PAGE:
We have opened ourselves up to this kind of legal abuse by making unsubstantiated claims about the health benefits of un-heated, un-filtered, local, and raw honey.  At what point will your or my “wildflower” honey fail the coming “wildflower” test and become nothing more than, rural monoculture row crop syrup or suburban landscape nectar?  There is a point of diminishing returns in everything.  If a hobbyist beek netting $500 has to invest $10,000 to stay in business then that beek will likely need to cash out his 401k and sell $25,000 in additional honey every year just to return to the $500 net profit point.
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The Bix
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« Reply #67 on: March 04, 2011, 04:13:18 PM »

Can you say "barter system"?  That's where we're headed.
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BjornBee
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« Reply #68 on: March 04, 2011, 04:16:17 PM »

Can you say "barter system"?  That's where we're headed.

 Wink
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Acebird
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« Reply #69 on: March 04, 2011, 04:17:30 PM »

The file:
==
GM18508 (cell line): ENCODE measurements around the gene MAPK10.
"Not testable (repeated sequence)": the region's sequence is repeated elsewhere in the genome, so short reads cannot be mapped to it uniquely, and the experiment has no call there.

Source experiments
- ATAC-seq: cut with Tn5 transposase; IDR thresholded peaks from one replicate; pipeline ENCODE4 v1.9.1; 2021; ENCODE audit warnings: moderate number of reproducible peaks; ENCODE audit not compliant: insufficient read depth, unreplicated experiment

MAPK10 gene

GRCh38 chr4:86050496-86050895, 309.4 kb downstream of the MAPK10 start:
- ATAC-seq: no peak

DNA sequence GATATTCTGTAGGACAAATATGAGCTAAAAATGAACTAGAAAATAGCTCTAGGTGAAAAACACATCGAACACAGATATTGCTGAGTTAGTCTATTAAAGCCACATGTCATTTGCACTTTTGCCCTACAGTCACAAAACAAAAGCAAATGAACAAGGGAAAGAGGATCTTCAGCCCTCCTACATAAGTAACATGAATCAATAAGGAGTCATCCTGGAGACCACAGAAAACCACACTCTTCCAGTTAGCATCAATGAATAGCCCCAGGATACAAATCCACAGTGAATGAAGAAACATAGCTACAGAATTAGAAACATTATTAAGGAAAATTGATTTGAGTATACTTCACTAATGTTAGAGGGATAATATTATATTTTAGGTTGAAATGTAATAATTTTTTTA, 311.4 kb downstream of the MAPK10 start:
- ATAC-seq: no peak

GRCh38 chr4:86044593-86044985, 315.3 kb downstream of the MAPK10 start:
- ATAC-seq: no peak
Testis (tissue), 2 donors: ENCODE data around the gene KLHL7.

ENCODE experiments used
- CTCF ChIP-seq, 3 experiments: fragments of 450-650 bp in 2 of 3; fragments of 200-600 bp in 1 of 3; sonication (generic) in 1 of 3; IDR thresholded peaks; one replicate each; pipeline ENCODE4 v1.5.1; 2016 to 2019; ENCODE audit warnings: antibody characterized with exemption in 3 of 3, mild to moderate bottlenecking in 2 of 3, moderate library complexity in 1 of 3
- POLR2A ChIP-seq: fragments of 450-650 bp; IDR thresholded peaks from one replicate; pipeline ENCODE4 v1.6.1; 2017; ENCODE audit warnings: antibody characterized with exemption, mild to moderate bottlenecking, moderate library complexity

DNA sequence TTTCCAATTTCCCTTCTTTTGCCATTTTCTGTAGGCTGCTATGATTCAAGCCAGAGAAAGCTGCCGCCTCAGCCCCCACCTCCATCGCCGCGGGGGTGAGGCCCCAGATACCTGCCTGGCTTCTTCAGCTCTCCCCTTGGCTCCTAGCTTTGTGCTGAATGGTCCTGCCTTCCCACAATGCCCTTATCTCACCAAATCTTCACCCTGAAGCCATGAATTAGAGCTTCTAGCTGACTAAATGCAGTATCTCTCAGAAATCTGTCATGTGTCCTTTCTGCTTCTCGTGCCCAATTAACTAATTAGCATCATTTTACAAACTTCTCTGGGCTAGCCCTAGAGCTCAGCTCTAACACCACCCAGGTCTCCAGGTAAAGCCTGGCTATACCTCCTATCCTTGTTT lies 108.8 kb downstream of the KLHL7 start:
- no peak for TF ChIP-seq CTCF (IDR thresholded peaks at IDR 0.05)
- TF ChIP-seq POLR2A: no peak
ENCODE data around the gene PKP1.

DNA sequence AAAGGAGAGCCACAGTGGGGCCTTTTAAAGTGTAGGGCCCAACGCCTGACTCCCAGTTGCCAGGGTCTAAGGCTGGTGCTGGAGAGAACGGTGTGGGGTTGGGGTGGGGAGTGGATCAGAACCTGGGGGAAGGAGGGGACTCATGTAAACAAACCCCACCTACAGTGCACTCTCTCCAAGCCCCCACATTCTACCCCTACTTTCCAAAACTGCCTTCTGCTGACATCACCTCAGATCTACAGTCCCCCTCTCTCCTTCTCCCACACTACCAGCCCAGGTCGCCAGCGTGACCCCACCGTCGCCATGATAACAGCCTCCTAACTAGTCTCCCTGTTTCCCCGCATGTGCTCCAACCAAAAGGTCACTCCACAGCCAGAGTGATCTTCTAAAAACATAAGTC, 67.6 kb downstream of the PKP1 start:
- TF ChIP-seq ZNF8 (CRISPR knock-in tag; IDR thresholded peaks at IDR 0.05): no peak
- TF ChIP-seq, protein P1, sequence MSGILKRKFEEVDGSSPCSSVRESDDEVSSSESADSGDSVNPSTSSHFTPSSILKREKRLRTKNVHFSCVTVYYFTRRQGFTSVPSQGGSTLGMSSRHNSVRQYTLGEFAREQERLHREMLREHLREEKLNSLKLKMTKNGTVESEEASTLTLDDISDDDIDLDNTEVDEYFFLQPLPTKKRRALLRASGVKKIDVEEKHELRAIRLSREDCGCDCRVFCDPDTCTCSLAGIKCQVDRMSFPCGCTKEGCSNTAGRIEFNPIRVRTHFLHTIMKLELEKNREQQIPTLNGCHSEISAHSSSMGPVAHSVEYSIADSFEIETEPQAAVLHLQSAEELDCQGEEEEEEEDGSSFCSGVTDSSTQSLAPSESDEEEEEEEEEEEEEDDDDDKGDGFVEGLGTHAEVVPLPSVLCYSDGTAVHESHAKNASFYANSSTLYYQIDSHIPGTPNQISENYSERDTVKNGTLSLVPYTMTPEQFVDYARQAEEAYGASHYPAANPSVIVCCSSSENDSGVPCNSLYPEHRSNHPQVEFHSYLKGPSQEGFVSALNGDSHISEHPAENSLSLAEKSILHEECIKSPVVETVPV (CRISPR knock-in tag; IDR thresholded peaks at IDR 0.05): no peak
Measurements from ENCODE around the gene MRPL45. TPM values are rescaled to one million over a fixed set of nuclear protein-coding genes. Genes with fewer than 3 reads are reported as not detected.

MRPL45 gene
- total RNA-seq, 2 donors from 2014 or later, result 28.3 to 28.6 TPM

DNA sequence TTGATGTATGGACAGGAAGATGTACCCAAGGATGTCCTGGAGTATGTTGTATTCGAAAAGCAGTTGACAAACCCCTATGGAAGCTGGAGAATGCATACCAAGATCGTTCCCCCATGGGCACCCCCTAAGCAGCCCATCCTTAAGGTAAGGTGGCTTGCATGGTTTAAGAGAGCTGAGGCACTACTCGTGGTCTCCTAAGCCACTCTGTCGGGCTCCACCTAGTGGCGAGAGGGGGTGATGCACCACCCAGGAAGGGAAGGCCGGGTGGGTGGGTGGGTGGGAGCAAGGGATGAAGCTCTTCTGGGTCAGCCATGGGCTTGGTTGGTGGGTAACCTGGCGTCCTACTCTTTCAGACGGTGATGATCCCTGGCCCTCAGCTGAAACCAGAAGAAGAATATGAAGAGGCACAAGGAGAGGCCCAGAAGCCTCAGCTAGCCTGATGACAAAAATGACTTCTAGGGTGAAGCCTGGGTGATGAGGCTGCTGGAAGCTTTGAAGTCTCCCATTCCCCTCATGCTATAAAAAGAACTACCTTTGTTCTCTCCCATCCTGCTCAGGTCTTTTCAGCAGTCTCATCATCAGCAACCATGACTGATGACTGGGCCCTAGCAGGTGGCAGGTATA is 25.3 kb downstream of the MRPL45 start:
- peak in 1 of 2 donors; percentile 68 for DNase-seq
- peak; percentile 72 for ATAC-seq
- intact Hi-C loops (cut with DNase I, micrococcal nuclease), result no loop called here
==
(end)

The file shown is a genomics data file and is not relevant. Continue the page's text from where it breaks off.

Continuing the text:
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Most of the room air conditioners I am aware of re-circulate or reuse the air inside a room by first cooling thus de-humidifying the air THEN discharging the conditioned air back into the room.


Most building codes would require a 15% minimum air exchange in a closed room.  You can accomplish that by pushing air into the room or sucking air out of the room.  If you are trying to control the air quality in a room you have to filter it and push the air into the room.  When you suck it out of the room you have no way of filtering it.  Room air conditions usually have a vent which most people will run closed because they are worried about their electric bill.  If all you do is recirculate the air in a room you will create a very unhealthy work environment.  That will not pass any building code.
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rdy-b
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« Reply #70 on: March 04, 2011, 06:46:42 PM »

I would like to know is that really a air-conditioner
or do you use it for dehumidifier--RDY-B

Well lets see. It does have a filter. So that I guess makes it an air conditioner.

And it does take out the humidity....so I guess it's a dehumidifier also.

And it also lower the temperature of the room...so I guess it's a air conditioner, dehumidifier, and temp control device all rolled into one.

 grin
ok COOL-- cheesy  RDY-B
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BjornBee